Thanks for all the knowledge! :D

Andy
 

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Railroad Tycoon
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24,040 Posts
Thanks for the replies!

Mainly I'm curious about whose supplies / equipment anyone has had trouble with, i.e. track / couplers / wheels, etc.

Equipment that doesn't run so well as opposed to what runs great.

Also, whose cars / locos does everyone like and why? What have you had problems with?

I've already bought some BLI engines just based on reviews but haven't run them yet. I think my price range for loco's is <$500, rolling stock ??? (I always research the heck out of a project before I begin, less headaches later).

But I'm also wondering what rolling stock has the best detail (Bowser, Athearn, etc) who makes good flextrack (Micro-Engineering?), good laser cut kits, etc.

I thought it interesting what T-Man said about the really cool setup that lacked personal input. I think that is what I love about going to see everyone's layouts- it's an expression of their personality. I saw in an edition of MRM of a famous entertainer who had a huge layout of New York City built for him- it would be fun to run, but I would have wanted to build it myself... or at least as part of a club. Great insight T-Man.

Thanks for all the knowledge! :D

Andy

What scale are you going to model? :confused:
 

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Andy, picking your scale (i.e., size) has to be done before you can be answered. Each scale has it's own advantages and proponents. Within each scale, there are problem children and there are quality units. There are also units with poor detail, and exceptional detail. Finally, take a serious look at your available space. Less space generally means a smaller size. That is not a drop in quality, though---a good N scale is better than a cheap G scale.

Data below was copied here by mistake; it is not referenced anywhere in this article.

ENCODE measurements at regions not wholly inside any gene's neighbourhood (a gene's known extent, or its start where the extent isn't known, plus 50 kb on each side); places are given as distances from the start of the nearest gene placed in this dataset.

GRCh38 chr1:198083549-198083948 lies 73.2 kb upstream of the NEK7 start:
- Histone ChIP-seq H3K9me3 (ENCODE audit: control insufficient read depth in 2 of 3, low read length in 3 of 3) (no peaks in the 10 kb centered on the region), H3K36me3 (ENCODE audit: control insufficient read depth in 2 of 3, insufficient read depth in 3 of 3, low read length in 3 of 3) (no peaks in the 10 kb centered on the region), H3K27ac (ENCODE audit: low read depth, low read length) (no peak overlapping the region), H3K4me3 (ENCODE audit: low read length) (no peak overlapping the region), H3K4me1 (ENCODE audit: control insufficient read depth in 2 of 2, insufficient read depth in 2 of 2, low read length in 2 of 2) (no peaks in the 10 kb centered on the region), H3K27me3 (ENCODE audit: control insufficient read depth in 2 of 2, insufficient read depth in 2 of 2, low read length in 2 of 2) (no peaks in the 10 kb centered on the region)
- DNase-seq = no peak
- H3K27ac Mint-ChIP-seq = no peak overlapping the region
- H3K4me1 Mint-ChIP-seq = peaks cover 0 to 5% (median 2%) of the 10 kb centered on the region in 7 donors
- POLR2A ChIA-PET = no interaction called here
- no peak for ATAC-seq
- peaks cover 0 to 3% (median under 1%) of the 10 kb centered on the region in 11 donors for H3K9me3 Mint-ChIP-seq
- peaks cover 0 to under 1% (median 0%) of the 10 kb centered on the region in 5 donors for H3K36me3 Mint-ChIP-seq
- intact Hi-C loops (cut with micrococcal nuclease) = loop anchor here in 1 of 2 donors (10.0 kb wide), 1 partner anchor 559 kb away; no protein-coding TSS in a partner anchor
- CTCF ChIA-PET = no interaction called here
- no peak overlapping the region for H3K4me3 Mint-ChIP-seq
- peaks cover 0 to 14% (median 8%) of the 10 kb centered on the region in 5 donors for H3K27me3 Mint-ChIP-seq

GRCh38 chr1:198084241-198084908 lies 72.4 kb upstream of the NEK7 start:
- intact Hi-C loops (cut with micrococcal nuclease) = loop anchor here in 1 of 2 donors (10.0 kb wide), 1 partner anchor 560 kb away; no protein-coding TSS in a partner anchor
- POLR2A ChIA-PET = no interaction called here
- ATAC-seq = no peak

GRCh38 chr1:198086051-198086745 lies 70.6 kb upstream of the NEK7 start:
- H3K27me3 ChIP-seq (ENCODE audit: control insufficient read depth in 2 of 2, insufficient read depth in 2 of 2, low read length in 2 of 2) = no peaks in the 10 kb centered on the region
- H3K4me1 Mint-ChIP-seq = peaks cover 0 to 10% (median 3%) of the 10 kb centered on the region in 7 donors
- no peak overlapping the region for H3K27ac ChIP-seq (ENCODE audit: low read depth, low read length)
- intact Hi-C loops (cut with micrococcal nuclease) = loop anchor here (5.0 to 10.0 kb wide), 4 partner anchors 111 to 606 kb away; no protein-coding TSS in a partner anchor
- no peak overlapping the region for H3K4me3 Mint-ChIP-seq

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Hey Andy...

Model railroading seems to offer a lot of freedom to do what you want. Many guys will likely tell you it is a matter of personal preference. While I can't speak too much for them, I can tell you what I like...and have incorporated in my own layout. I will just go down through the areas you asked about and comment on what I can.

Track bed: I actually don't use any. While I admit that cork roadbed looks nice, I seemed to have trouble making it stay underneath the track. I read about a guy who just nailed his track directly to his plywood, and then ballasted it. It made sense to me, and I have done it as well...with good results. Again, I like the look of the cork roadbed...I just don't bother with it.

Motive power: I own a little of everything. I hate to limit myself to one brand. I have everything from cheap Bachmann's to a more expensive Kato, with the majority of them being Athearn. I have learned that just because a loco is cheap doesn't mean it can't run well. Conversely, just because a loco is expensive doesn't mean that it will run well. I have had pretty good luck with all brands so far.

DC vs. DCC: I can actually run both on my layout. If I had to choose, it would be DCC all the way right from the start. I have converted many locos to DCC, and will probably only buy DCC locos from now on. The power pack I use for DCC is a Bachmann E-Z Command. It was fairly inexpensive, yet still performs well and is easy to use.

Track: I just use Atlas code 100 flextrack, with Atlas turnouts (#4 in the yard and #6 on the mainline). I have never had any trouble with it (except for it getting dirty).

That is about all I can comment on so far. Good luck in whatever choices you make!

Chad